November 3, 2000
Movie Brings $15
million to Queenstown
The biggest film project ever undertaken anywhere in the world, New Zealand film sources said the movie's total budget was reported to be nearer $500 million and climbing.
The Lord of the Rings publicist Claire Raskind could not quantify the movie's worth to the Queenstown-Lakes area, but conceded it would be significant.
A cast and crew of 250 people had spent three one-month stints based in Queenstown since late last year.
Destination Queenstown chief executive David Kennedy said based on that, the direct spending from their food, accommodation and basic services would be about $5 million alone.
After adding the significant multipliers, such as set building, construction, transportation, helicopter flying and the major flow-on benefits, the figure could be at least tripled, Mr Kennedy said.
"Generally those multipliers can be anywhere from three to five times the basic figure, particularly for the film industry which is a big user of services and products."
Even that conservative estimate was a huge injection into the Queenstown-Lakes economy, he said.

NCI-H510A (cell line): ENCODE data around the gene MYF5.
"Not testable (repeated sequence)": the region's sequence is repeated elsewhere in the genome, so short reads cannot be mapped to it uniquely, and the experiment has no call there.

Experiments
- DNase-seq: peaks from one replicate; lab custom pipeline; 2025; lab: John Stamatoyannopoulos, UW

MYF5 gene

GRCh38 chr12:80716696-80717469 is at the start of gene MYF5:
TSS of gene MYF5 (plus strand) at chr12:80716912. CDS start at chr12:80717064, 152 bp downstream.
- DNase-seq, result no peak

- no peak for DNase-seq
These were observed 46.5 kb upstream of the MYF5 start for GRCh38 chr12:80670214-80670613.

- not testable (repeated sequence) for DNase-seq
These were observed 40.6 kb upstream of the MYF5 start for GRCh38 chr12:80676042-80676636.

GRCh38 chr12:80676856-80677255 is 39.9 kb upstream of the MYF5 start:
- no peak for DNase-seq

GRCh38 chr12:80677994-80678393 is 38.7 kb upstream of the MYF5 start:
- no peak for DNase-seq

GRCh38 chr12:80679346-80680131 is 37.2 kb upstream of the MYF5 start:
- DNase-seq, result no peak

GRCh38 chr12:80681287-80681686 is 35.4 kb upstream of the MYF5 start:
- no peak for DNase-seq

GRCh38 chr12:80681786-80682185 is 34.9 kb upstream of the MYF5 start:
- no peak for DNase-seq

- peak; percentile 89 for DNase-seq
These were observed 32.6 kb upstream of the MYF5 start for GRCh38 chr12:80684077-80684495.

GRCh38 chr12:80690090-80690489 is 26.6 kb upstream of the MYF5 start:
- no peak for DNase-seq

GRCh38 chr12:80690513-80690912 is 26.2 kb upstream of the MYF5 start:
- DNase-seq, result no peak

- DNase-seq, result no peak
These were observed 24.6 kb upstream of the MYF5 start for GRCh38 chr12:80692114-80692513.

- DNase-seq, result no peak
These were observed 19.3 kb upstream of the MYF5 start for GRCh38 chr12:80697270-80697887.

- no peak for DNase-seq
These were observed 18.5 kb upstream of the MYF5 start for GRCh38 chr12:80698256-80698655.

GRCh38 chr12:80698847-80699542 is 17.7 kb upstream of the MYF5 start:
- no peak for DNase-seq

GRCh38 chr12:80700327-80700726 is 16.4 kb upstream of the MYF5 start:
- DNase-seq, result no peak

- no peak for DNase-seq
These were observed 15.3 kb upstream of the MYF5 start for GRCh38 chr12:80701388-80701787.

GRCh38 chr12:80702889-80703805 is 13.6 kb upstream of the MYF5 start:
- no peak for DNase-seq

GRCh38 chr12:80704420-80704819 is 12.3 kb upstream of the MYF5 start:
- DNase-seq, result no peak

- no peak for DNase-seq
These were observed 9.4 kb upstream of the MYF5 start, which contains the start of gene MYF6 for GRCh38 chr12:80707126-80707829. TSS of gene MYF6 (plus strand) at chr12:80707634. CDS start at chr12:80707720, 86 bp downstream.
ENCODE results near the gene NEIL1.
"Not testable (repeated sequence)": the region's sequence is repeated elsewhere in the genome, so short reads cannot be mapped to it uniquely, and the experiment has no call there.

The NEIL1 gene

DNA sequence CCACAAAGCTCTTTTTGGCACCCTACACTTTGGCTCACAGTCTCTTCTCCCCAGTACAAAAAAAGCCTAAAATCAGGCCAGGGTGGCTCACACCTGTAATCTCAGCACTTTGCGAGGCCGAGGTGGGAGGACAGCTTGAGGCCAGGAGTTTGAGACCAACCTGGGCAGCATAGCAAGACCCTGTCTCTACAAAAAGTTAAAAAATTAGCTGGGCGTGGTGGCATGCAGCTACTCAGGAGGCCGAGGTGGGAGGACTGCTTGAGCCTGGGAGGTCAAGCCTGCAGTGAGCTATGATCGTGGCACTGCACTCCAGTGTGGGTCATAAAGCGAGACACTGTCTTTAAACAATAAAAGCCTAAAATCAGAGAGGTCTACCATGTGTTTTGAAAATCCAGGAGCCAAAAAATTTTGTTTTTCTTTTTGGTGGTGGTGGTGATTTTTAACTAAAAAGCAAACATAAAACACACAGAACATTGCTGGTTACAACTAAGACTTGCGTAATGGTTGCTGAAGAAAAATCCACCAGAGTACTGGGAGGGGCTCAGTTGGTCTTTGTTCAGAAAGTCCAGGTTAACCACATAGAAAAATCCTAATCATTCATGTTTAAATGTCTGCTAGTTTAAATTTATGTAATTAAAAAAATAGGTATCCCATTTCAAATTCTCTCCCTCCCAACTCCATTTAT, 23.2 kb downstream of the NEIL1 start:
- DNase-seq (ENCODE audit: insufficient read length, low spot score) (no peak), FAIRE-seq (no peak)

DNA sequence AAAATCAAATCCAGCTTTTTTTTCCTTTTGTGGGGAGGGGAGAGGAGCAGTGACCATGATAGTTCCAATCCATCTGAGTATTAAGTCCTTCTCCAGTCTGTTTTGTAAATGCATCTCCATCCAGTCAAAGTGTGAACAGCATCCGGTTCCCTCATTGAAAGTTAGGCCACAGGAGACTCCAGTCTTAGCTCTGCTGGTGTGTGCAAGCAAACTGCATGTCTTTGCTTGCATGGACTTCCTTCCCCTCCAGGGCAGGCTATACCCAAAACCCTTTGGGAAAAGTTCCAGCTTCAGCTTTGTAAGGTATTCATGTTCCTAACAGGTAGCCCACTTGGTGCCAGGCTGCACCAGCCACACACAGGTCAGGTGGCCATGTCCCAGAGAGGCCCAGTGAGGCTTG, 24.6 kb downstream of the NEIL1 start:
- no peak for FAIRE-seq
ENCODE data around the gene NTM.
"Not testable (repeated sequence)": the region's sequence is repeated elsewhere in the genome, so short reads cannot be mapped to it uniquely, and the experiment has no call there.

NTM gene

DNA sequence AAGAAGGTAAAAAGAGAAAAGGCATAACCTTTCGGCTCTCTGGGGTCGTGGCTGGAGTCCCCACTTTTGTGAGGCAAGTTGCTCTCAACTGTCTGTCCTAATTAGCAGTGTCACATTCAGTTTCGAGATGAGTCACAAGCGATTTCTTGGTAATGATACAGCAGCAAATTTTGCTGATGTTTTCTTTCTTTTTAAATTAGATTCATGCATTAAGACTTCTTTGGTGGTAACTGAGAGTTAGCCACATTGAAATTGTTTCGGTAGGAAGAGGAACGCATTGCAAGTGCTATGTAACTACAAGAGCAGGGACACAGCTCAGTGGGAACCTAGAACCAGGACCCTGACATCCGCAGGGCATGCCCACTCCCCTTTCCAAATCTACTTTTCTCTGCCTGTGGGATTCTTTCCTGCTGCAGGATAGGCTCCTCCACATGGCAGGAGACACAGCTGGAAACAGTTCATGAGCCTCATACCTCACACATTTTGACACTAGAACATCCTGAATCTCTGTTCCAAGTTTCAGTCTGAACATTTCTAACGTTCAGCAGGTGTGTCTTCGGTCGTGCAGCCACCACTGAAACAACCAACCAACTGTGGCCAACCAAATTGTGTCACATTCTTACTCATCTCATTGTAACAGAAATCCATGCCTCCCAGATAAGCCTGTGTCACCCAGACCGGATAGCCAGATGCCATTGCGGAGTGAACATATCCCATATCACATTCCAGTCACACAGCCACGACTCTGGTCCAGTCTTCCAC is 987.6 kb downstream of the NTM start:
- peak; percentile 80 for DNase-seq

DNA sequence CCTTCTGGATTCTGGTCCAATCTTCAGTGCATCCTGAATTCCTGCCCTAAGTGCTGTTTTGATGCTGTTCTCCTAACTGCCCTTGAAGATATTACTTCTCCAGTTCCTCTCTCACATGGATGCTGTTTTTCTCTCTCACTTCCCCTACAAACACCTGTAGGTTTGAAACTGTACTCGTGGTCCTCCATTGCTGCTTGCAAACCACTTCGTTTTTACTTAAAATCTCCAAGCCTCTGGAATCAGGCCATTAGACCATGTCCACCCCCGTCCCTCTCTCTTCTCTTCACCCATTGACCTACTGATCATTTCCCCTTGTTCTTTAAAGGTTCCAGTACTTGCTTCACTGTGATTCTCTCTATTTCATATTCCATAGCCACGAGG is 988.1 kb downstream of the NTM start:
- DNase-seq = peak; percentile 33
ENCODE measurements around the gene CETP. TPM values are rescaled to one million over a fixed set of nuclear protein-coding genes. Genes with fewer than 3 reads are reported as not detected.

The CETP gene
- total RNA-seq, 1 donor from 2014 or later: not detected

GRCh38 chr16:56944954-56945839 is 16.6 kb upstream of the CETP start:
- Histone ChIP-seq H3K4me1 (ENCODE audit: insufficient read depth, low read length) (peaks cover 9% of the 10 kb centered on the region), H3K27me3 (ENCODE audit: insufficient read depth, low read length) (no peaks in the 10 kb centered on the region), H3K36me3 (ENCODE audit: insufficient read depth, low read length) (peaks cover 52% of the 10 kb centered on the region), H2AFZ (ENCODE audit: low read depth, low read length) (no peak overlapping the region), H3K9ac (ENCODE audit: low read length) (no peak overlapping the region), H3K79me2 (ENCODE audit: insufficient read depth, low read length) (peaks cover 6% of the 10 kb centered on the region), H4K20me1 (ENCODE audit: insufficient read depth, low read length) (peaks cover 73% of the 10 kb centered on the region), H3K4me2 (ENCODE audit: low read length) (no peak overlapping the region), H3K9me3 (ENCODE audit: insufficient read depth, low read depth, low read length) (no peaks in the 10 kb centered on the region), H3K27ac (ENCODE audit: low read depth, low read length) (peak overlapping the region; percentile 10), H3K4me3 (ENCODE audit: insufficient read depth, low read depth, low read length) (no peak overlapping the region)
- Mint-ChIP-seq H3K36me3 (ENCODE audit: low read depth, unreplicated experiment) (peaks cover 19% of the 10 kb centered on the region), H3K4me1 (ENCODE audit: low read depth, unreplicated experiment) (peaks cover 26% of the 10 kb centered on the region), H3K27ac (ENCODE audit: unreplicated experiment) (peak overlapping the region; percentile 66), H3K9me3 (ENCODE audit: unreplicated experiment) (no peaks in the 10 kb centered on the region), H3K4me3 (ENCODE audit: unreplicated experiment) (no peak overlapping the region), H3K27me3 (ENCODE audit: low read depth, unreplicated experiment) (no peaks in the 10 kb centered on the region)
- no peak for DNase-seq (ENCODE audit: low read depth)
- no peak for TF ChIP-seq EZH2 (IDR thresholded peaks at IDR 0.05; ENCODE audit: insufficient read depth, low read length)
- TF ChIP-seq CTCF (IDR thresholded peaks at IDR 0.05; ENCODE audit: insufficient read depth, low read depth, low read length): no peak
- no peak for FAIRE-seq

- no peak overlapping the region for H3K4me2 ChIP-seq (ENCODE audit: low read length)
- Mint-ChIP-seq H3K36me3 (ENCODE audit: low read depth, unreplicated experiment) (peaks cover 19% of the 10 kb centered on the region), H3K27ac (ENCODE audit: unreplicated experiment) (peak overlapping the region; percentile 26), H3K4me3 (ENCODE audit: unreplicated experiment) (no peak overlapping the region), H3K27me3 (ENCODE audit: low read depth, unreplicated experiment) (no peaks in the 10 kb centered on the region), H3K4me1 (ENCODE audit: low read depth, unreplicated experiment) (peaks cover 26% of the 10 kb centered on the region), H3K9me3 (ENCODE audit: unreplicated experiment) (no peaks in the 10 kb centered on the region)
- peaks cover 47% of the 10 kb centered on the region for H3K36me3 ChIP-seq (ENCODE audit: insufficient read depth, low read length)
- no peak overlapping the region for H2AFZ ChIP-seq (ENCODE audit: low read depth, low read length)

Ms Raskind said the movie's production company had hired 90 rental cars while shooting in Queenstown.
It was hard to determine, but "when a large group of people relocate they spend their income", she said.
Cast and crew had spent free weekends spending money on Queenstown's adventure pursuits.
"They did everything from Nevis bungy jumps and parapenting to Shotover Jet rides, horseriding and taking flyfishing lessons."
The first year anniversary party thrown by producer Barrie Osborne at his Arthur's Point rental home would probably have been felt by the local economy.
"He hired caterers at his home then everyone went out to the clubs until the wee small hours of dawn," Ms Raskind said.
Most of the crew left Queenstown last Friday for a short stint based in Te Anau. One unit would be filming scenes in Glenorchy until next week.
New Zealand Screen Producers and Directors Association chief executive Jane Wrightson said Lord of the Rings was gigantic.
"It's just extraordinary that it's being shot here in the first place," Ms Wrightson said.
They were essentially shooting three Star Wars (movies) in a row and there was virtually no region in the country that had not benefited.
About 1700 people were on the payroll and 98 percent of them were New Zealanders.
It was a marvellous opportunity for New Zealand to promote itself on the world stage, she said.